Food & Drink Magazine

Almond Crumbled Cod

By Mariealicerayner @MarieRynr
 photo DSCN3293_zpsjq2eqd6p.jpg
We love fish in this house.  We don't eat it as often as I would like to, mostly because of the expense, and partially because I am not fond of mystery fish.  I like to know what I am eating and although there are cheap options at the shops, they are all covered in batter or fried, or the type of fish used is not exactly spelt out on the package.   I confess . . .  I don't like fish that tastes . . .  well . . .  fishy!
 photo DSCN3294_zpsgawvlefa.jpg
I know that may sound a bit strange . . .  but hear me out.  You are probably saying, isn't fish supposed to taste like fish?   Well, yes . . .  it is.   I just am not fond of STRONG flavoured fish.  Like Boston Blue,  or mackeral, etc.
  photo DSCN3295_zpsznynh7oh.jpg
I do like mild flavoured white fish however  . . .  and you could use any of them in this recipe.  Cod, Haddock, Sole . . . all would be very good.  I have used Cod here because I happened to have some lovely cod available.
 photo DSCN3296_zpsqe5tqspu.jpg
Again, this is a recipe developed in my quest to eat healthier and Diabetic friendlier.   There are some bread crumbs on the fish, but they are fresh bread crumbs made from a seeded malt whole wheat loaf.  The crumbs are mixed with some herbs and seasoning.  1 1/3 cups, which comes from approximately 1 1/2 slices of bread, divided amongst a pound of fish, so not too much breading all told.
 photo DSCN3297_zpswxe1r58o.jpg
The fish is dipped into a mix of semi skimmed milk and beaten egg before rolling it in the crumb mixture.  This helps the crumbs to adhere to the fish.   So you have some extra fiber and flavor added to your fish.
  photo DSCN3298_zpshu4wwnib.jpg
This next step is what really takes this over the top from pretty good into delicious!  I mixed a bit of butter (not much) with some water and fresh lemon juice and I drizzled this mix over the fish.  Oh wow.  What a wonderful addition this was.   Some flaked almonds were sprinkled over top prior to baking.  These added another depth of flavor and some additional crunch.
 photo DSCN3300_zps09dwkh8p.jpg
Finally just before serving, I sprinkled some chopped spring onion on top which added a bit of zest and zing, not to mention color.  Don't they look appealing???  This dish was a most delicious part of what I considered to be a very healthy plate.  There isn't anyone that could complain about that I don't think. 
 photo DSCN3301_zpsz57quut1.jpg
*Almond Crumbed Cod*Serves 4Printable Recipe This is delicious, easy to make and low in fat. There is approximately 10g carbs per serving. 
1 medium free range egg, lightly beaten60ml semi skimmed milk (1/4 cup)325g of fresh whole wheat bread crumbs (1 1/3 cups)1 tsp dried basil1/4 tsp each salt and black pepper1 pound of cod fillets (can also use sole or haddock)2 TBS lemon juice2 TBS water1 TBS soft butter, melted3 TBS flaked almonds3 TBS chopped Spring onions 
Preheat the oven to 220*C/425*F/ gas mark 7.  Have ready a lightly greased baking sheet.  Alternately you can line the baking sheet with baking paper.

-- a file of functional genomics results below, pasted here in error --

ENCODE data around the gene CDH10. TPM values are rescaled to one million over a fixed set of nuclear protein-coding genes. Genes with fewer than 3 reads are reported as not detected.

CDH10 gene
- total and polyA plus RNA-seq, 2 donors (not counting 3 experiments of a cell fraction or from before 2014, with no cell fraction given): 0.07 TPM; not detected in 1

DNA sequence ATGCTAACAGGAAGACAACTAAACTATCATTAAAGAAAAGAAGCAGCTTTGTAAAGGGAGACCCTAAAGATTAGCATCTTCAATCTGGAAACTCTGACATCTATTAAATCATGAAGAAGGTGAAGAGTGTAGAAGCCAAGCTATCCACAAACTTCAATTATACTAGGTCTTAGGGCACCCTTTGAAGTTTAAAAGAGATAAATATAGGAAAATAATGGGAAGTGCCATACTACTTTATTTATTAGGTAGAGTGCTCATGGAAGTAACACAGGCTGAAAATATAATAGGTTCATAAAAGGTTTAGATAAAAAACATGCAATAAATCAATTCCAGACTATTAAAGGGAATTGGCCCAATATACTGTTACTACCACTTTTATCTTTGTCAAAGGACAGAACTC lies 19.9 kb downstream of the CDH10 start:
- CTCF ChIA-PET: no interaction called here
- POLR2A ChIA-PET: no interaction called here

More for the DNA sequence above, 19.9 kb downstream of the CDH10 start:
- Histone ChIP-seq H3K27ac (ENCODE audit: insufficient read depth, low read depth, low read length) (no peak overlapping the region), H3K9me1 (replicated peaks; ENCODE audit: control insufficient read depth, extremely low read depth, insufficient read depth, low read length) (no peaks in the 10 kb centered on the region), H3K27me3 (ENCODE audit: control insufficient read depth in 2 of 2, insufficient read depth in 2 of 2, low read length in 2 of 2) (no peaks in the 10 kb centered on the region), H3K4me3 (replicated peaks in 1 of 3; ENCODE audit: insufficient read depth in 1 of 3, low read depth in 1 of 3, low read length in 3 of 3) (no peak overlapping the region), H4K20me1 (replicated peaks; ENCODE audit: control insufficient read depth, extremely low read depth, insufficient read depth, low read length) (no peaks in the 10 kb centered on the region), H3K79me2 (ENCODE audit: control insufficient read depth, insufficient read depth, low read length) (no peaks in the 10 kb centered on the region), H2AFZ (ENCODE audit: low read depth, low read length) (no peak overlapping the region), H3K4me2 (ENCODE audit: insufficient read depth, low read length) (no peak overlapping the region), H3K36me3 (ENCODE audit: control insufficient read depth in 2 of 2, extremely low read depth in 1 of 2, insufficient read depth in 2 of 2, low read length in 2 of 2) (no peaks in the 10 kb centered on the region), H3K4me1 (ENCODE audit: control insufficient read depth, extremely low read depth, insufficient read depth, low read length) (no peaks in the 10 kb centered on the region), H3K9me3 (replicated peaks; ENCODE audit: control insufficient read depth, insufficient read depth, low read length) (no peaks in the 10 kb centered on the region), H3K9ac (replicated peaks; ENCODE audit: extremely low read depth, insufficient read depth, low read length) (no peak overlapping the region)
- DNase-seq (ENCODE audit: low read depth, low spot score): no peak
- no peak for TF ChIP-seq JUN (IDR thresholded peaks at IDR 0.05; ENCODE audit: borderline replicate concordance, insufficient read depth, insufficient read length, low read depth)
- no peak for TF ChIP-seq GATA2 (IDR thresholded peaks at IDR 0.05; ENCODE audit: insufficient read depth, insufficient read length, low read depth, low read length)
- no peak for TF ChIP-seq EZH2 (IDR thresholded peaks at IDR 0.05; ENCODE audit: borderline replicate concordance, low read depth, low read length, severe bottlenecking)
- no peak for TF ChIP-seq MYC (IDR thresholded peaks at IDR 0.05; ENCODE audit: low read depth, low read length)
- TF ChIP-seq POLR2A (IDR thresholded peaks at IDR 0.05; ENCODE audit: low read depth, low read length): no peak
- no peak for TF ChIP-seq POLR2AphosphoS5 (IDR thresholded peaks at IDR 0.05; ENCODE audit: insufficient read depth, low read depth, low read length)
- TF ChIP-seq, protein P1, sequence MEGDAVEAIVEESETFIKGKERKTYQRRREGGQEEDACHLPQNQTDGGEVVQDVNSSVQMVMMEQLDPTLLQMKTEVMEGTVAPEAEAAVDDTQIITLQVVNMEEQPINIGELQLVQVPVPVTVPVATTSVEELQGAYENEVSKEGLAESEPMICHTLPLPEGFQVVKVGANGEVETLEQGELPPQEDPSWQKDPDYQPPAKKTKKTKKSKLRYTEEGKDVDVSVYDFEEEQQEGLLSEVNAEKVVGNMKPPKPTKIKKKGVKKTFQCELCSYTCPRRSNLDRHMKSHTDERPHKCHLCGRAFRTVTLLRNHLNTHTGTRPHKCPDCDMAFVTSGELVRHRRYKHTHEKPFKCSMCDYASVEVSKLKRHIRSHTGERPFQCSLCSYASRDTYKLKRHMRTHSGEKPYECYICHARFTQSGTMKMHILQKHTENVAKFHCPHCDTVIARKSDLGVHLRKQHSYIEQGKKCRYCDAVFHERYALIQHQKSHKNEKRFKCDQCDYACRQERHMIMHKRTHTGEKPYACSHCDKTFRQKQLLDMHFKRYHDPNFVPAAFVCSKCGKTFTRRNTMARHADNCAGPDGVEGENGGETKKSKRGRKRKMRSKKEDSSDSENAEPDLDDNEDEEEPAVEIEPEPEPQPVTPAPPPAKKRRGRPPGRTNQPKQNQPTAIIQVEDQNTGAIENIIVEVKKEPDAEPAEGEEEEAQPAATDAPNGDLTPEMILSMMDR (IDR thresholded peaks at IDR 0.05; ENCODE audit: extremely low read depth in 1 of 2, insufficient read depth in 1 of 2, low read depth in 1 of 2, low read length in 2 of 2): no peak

Beat the egg and water together in a shallow dish.   Mix the crumbs, basil, salt and pepper together on a plate.  Dip the fish fillets into the egg bath and then roll in the crumbs.   Arrange in a single layer on the baking sheet. 
Whisk together the lemon juice, water and melted butter.  Drizzle this over the fish.  Sprinkle with the almonds. 
Bake, uncovered, for about 10 minutes, until the fish is opague and flakes easily.  Sprinkle with the chopped spring onion and serve.
Those baked potatoes are frozen ones.  I buy the smaller child sized ones, so you are getting a nice baked potato, just the right size, with all of it's fiber still attached.  It's a good thing,  as Martha would say. 
 photo DSCN3303_zpsjvut58yo.jpg
This whole meal came in at 40.8 carbs.  10 for the fish.  13 for the vegetables and 17.9 for the baked potato.   I am not sure if that is good or not, but I am thinking it's not bad.

How much carbohydrate do I need each day?

The daily amount of carbohydrate, protein, and fat for people with diabetes has not been defined—what is best for one person may not be best for another. Everyone needs to get enough carbohydrate to meet the body’s needs for energy, vitamins and minerals, and fiber.
Experts suggest that carbohydrate intake for most people should be between 45 and 65 percent of total calories. People on low-calorie diets and people who are physically inactive may want to aim for the lower end of that range.
One gram of carbohydrate provides about 4 calories, so you’ll have to divide the number of calories you want to get from carbohydrates by 4 to get the number of grams. For example, if you want to eat 1,800 total calories per day and get 45 percent of your calories from carbohydrates, you would aim for about 200 grams of carbohydrate daily. You would calculate that amount as follows:
  • .45 x 1,800 calories = 810 calories
  • 810 ÷ 4 = 202.5 grams of carbohydrate
Your carbohydrate intake needs to be spread out through the day. A dietitian or diabetes educator is the best source for helping you learn what foods to eat, how much to eat, and when to eat based on your weight, activity level, medicines, and blood glucose targets.

Back to Featured Articles on Logo Paperblog